How To Avoid Jargon In Your Content

By Jay Ludgrove Business, Digital Marketing, Social Media Comments Off on How To Avoid Jargon In Your Content

How to Avoid Jargon in Your Content - Jay Ludgrove

Jargon is complicated language used to impress, rather than to inform, your audience.

It’s a language within a language used by people in the same area, made up of specific terms that make sense within a defined group but not outside of it.

Put simply most people find it annoying, cringeworthy or impenetrable. So unless you’re talking directly to people with a really advanced level of knowledge about the topic in question, then you should be avoiding it like the plague.

That doesn’t mean leaving out ALL technical terms. If you’re talking about Chrome, Opera and Safari then you’re going to use the word ‘browser’ and that’s fine – that’s a universally understood term for a certain kind of software.

But if you’re routinely talking about ‘paradigm shift’ or whether or not you have enough ‘bandwidth’, then you’re slipping into the trap of regurgitating clichéd jargon – simply use ‘change’ or ‘time’ respectively.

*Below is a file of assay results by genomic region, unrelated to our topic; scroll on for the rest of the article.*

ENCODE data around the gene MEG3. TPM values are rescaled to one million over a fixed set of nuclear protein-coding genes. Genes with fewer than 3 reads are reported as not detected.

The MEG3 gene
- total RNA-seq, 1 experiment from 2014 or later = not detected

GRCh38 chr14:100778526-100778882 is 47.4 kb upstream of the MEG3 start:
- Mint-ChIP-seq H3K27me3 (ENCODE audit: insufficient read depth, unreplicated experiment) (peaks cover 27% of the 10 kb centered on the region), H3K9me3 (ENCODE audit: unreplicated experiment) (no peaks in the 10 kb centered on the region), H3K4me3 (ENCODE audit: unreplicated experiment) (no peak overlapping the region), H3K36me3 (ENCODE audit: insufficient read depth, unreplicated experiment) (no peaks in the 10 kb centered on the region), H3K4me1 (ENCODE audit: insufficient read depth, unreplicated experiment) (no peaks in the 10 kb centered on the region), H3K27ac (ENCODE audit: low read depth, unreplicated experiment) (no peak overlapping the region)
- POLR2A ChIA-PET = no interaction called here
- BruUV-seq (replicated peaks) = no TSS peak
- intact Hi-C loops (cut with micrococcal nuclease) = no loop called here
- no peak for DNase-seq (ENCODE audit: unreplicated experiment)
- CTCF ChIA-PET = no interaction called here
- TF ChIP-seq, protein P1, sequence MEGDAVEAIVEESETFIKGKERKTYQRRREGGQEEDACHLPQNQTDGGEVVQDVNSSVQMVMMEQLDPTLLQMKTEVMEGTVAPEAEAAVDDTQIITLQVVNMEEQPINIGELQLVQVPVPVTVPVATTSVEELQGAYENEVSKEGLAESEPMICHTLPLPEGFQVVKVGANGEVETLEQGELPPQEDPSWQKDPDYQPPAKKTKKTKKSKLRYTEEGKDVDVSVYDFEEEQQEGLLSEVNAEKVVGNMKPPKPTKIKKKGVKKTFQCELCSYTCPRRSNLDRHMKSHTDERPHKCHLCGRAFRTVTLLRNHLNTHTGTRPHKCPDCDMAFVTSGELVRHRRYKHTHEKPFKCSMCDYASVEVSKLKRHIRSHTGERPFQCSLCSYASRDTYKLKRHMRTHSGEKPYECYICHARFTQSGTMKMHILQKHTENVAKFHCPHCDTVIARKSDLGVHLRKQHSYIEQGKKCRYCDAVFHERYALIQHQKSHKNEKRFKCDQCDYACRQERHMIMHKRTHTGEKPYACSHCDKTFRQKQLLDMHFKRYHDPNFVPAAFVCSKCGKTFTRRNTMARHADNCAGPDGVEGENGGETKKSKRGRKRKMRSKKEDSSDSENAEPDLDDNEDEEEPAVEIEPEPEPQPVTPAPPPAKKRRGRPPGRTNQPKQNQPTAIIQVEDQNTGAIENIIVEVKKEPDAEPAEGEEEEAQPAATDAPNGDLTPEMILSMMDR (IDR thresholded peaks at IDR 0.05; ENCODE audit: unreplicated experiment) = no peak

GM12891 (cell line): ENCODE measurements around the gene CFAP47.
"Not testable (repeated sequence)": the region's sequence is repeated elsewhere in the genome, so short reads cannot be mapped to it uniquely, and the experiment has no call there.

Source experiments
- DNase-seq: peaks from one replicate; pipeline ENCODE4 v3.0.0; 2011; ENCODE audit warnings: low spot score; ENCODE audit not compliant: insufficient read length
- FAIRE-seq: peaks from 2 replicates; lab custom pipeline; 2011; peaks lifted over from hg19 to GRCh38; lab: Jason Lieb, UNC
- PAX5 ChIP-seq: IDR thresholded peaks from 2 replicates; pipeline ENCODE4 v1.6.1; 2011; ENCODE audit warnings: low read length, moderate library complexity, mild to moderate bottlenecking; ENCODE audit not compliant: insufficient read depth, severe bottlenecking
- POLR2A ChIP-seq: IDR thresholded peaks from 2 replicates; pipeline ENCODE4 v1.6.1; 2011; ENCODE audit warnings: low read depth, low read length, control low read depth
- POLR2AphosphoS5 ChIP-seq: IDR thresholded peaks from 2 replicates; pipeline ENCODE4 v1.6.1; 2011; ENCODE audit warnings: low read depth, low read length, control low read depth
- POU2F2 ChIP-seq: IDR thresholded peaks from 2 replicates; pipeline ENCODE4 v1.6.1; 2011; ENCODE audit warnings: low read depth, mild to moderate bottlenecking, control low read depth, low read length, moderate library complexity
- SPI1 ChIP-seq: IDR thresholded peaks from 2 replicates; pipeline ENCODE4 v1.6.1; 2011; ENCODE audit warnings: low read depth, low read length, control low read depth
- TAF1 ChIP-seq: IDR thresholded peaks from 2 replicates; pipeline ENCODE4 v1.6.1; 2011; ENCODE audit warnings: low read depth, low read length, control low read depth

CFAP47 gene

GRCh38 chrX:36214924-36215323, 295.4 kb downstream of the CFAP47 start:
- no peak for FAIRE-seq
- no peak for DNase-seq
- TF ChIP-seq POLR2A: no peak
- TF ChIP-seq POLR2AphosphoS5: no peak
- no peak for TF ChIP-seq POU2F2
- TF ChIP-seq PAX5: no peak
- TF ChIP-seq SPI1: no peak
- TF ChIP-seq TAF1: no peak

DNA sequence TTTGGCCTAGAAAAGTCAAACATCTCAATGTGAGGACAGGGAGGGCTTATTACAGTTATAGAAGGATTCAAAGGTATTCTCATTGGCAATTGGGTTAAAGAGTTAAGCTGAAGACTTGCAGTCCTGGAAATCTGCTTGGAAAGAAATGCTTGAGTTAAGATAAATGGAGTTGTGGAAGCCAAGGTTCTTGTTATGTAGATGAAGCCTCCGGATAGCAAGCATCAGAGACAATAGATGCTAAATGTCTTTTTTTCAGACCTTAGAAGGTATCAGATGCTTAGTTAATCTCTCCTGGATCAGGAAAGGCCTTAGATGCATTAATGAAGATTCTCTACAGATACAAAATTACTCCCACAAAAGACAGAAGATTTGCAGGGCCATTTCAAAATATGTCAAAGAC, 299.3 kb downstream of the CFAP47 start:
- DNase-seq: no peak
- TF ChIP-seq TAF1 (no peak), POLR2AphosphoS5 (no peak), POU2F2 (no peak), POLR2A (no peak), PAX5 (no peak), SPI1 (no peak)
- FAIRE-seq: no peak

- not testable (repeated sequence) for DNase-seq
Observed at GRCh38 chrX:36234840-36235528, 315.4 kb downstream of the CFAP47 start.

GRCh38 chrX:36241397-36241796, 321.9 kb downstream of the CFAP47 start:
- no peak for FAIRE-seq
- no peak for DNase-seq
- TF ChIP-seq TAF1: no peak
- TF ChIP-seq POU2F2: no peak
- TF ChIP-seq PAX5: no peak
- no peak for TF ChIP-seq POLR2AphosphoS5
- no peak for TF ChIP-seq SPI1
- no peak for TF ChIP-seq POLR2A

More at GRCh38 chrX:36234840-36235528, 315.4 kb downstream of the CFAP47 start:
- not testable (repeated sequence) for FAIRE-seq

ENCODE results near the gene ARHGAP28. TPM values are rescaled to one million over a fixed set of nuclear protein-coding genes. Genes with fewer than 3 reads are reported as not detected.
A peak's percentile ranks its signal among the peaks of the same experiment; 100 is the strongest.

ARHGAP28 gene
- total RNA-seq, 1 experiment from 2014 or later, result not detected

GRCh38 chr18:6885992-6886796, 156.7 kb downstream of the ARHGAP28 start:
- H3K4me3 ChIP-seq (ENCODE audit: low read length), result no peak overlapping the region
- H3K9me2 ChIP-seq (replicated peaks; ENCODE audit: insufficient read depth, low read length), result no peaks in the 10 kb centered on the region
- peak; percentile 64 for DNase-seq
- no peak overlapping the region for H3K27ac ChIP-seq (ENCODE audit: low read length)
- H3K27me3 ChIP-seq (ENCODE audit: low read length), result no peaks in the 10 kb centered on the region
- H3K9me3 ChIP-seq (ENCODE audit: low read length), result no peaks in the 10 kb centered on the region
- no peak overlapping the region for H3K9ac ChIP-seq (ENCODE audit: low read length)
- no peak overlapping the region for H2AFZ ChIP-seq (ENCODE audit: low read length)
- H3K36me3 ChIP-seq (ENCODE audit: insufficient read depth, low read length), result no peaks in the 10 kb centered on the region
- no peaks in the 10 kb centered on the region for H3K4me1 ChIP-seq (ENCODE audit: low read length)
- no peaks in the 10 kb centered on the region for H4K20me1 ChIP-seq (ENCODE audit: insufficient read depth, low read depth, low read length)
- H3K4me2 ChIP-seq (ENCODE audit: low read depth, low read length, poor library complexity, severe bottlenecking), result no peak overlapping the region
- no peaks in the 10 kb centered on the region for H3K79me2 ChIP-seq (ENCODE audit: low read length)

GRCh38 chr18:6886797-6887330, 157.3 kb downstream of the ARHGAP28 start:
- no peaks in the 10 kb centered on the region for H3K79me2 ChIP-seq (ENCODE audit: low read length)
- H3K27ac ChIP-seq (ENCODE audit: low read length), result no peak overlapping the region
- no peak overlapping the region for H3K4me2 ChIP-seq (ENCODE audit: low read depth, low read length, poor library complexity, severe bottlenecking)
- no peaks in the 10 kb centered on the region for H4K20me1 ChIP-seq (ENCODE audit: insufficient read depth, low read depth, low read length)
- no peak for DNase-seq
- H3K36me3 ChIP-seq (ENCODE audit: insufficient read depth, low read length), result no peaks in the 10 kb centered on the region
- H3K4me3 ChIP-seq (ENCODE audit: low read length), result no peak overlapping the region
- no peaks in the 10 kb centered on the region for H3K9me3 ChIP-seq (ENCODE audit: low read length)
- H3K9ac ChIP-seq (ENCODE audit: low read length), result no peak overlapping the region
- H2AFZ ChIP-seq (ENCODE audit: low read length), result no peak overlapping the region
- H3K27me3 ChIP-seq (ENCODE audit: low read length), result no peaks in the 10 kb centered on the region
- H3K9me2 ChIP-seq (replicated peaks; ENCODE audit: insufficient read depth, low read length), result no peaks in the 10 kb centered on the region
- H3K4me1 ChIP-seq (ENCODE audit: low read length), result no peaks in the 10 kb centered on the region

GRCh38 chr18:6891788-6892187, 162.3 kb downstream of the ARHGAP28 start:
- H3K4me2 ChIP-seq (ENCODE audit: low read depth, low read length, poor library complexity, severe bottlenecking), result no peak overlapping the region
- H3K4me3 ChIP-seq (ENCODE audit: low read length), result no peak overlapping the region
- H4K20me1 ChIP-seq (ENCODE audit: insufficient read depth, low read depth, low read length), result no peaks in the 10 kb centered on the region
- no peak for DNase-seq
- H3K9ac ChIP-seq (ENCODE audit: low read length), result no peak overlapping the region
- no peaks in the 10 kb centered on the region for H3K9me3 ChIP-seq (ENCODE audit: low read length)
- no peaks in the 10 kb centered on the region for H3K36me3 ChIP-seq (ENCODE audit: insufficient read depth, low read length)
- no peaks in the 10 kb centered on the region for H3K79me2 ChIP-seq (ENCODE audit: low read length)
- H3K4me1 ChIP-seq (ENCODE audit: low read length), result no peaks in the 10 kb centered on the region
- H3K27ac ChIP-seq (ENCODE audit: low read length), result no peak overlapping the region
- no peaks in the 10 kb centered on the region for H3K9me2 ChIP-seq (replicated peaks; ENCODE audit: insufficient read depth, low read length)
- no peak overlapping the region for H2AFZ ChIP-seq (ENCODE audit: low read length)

Maybe you like to talk about incentivising your user-centric e-markets. But please don’t. Going beyond necessary technical terms to write in jargon can cause misunderstanding or alienation, even if your only readers are specialists.

Don’t talk about ‘buy in’ where simply ‘money’ will do. Saying ‘synergy’ automatically makes you look like a corporate tool, so just say ‘cooperation’ instead.

In fact readers complain about jargon more than any other writing fault – writers often fail to realise that such terms they might be meaningless to their audience.

My number one tip to avoid this is to think like your customers – what are they looking for when reading your copy or watching your video? What words do THEY use?

One technique is to imagine you are explaining it to your gran, or someone else from a completely different background to you. Will they understand what you’re saying?

You also need to be very careful about your use of acronyms. By using an acronym without explaining what it stands for you assume a level of knowledge that your reader or viewer may not have. Even something like ‘SEO’ might seem like everyday language to you – but will your audience definitely know it stands for search engine optimisation?

Content marketing is a communication game. Clever wording works when it’s original, fresh and easy to understand but unless you’re marketing to only specialists in your industry, you should be avoiding jargon at all costs.


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